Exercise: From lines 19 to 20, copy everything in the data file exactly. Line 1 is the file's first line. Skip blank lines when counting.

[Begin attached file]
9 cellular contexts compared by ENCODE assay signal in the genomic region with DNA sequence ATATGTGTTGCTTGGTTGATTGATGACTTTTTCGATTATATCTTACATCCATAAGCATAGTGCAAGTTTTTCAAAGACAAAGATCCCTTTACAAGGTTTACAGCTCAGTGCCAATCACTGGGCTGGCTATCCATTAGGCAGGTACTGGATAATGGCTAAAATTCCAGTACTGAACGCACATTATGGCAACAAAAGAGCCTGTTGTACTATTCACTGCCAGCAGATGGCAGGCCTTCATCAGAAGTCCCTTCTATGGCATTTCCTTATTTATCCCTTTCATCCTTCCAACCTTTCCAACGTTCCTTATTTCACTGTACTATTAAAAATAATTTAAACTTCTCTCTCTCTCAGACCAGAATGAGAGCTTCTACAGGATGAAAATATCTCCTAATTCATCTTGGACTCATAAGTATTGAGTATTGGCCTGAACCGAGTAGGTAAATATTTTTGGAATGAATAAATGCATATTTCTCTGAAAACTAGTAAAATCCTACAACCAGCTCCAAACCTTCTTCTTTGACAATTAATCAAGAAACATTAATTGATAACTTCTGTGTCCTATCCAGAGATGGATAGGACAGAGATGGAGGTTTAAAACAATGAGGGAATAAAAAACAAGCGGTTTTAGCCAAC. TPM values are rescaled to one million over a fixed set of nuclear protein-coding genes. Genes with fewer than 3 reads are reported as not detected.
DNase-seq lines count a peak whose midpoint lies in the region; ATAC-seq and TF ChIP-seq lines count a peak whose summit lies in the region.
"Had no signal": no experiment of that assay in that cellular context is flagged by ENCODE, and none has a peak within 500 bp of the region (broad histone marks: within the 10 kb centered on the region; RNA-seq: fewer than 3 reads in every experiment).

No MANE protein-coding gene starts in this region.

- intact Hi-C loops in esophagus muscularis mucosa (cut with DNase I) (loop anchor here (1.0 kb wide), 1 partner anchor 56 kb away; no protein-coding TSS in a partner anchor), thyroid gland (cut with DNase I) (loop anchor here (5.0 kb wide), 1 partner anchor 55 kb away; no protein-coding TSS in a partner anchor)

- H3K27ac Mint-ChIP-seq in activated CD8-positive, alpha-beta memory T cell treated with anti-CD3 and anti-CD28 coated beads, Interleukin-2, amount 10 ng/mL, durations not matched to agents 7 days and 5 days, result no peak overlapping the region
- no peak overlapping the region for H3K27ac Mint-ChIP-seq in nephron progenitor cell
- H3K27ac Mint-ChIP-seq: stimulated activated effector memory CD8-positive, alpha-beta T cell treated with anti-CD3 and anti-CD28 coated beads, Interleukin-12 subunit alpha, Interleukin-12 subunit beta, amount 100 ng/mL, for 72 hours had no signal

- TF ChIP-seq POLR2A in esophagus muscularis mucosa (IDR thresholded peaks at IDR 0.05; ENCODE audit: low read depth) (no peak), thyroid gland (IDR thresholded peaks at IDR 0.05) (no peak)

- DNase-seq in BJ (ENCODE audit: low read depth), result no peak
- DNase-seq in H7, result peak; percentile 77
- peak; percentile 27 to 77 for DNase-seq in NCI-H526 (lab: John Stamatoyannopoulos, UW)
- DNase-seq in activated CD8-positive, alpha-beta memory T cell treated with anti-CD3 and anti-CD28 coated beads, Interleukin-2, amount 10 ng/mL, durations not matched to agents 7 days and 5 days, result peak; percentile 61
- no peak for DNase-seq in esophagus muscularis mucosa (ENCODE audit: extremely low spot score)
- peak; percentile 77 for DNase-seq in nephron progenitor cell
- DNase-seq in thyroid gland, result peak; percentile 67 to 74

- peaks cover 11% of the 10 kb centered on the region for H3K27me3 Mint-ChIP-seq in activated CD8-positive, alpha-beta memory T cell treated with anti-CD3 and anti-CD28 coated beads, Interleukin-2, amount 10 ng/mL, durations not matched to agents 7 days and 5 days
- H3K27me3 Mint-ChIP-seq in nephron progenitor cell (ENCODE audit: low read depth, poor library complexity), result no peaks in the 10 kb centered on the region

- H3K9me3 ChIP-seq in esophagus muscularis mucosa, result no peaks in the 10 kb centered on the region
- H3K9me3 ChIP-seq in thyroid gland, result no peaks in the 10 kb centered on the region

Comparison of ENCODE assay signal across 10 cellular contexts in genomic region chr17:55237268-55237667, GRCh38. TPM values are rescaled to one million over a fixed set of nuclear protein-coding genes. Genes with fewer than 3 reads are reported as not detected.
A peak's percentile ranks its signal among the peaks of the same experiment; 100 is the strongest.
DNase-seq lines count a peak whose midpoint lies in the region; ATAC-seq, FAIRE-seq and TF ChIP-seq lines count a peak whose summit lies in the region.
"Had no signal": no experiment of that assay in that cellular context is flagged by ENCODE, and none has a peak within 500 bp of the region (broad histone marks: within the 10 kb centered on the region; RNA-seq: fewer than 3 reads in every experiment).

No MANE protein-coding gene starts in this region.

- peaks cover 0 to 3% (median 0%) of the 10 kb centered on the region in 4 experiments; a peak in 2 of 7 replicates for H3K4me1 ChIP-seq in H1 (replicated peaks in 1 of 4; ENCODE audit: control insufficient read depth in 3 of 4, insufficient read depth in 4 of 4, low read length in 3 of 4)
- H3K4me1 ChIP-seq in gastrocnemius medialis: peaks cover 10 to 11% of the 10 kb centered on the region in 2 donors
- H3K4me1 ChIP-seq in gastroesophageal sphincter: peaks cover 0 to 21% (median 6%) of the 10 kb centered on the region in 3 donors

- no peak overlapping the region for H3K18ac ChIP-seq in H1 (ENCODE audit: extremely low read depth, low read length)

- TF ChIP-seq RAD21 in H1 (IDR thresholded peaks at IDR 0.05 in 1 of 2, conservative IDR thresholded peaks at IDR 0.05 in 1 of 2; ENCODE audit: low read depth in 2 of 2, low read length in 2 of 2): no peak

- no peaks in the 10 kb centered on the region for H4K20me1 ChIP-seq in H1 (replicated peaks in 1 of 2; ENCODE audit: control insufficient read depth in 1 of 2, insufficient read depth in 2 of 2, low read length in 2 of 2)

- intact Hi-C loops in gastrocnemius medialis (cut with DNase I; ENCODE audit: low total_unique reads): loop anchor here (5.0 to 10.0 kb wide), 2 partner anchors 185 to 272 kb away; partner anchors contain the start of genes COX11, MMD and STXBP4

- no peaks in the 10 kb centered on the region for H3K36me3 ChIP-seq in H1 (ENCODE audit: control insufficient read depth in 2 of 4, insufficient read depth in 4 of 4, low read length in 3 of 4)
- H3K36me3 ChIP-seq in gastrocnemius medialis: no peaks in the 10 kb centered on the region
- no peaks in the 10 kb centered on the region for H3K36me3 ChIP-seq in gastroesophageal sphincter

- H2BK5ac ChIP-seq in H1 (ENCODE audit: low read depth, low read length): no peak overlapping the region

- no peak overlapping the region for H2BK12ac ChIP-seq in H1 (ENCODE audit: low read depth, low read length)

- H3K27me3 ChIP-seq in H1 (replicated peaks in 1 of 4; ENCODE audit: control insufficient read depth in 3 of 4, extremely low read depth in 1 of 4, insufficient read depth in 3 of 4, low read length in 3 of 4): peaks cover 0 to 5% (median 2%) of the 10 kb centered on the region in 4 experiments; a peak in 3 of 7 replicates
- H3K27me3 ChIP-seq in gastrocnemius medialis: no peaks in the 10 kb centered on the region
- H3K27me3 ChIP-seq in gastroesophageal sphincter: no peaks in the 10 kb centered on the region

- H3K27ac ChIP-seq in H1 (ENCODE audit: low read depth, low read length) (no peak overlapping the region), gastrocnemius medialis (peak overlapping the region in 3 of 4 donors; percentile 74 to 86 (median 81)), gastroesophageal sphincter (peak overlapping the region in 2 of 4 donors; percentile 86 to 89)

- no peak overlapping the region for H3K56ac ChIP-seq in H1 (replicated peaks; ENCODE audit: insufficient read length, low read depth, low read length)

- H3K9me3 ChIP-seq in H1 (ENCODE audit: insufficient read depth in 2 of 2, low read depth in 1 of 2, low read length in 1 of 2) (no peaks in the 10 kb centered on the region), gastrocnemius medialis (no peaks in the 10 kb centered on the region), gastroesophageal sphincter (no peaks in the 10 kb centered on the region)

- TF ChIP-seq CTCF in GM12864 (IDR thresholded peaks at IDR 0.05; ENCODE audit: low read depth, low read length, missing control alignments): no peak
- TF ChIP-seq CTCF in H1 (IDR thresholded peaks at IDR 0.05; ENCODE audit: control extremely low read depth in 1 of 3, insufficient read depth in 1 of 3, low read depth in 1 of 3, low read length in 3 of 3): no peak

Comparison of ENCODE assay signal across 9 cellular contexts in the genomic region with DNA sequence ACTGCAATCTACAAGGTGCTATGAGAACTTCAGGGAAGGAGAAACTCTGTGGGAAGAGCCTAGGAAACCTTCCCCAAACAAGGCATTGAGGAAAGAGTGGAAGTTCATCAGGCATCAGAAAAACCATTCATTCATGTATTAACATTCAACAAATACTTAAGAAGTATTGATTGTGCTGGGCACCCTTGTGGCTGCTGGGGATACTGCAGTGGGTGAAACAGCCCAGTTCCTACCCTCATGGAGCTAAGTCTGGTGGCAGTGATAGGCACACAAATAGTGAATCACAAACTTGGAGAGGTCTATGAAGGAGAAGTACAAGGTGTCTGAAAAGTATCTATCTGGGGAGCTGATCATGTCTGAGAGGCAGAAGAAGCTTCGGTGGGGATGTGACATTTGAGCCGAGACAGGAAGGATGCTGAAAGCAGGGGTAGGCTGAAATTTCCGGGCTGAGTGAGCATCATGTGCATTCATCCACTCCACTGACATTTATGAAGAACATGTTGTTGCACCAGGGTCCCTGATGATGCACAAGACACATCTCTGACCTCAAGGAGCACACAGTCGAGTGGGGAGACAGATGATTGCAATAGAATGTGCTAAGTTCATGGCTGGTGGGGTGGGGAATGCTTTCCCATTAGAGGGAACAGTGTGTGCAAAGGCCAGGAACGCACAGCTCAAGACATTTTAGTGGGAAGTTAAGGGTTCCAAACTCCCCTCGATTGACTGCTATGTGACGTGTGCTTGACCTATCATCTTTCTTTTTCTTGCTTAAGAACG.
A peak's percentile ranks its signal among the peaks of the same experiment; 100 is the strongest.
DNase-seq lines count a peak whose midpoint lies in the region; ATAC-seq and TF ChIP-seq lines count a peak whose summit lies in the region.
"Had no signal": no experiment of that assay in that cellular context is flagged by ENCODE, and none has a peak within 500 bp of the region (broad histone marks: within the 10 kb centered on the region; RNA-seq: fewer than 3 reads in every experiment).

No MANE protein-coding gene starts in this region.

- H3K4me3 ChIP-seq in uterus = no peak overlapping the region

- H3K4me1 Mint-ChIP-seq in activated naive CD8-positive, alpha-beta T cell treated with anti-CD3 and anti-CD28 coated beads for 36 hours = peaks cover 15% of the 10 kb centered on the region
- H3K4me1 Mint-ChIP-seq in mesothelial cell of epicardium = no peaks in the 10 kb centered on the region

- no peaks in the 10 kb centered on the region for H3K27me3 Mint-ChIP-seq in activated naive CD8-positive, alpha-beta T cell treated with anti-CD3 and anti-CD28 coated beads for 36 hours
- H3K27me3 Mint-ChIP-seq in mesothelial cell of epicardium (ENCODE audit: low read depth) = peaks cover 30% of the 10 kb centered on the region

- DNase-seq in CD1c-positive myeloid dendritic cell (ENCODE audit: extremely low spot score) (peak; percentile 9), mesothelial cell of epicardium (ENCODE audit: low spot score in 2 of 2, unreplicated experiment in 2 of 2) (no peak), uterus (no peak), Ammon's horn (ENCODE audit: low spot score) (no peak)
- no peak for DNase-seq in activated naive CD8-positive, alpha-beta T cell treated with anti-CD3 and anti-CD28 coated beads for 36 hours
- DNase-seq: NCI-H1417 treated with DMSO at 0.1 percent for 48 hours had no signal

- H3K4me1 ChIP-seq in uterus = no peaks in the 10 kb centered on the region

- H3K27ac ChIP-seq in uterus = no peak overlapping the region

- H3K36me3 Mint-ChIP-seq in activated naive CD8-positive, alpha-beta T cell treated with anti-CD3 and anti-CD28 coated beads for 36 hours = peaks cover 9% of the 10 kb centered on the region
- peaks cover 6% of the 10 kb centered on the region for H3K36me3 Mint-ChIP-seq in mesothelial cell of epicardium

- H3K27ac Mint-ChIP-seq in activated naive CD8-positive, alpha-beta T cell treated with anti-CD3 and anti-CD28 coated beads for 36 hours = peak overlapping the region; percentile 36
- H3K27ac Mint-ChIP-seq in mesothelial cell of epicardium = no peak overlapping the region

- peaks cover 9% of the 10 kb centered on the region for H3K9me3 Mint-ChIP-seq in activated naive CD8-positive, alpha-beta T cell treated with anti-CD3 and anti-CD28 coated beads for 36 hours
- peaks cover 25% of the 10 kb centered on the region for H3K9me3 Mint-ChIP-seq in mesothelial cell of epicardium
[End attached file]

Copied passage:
- H3K9me3 ChIP-seq in esophagus muscularis mucosa, result no peaks in the 10 kb centered on the region
- H3K9me3 ChIP-seq in thyroid gland, result no peaks in the 10 kb centered on the region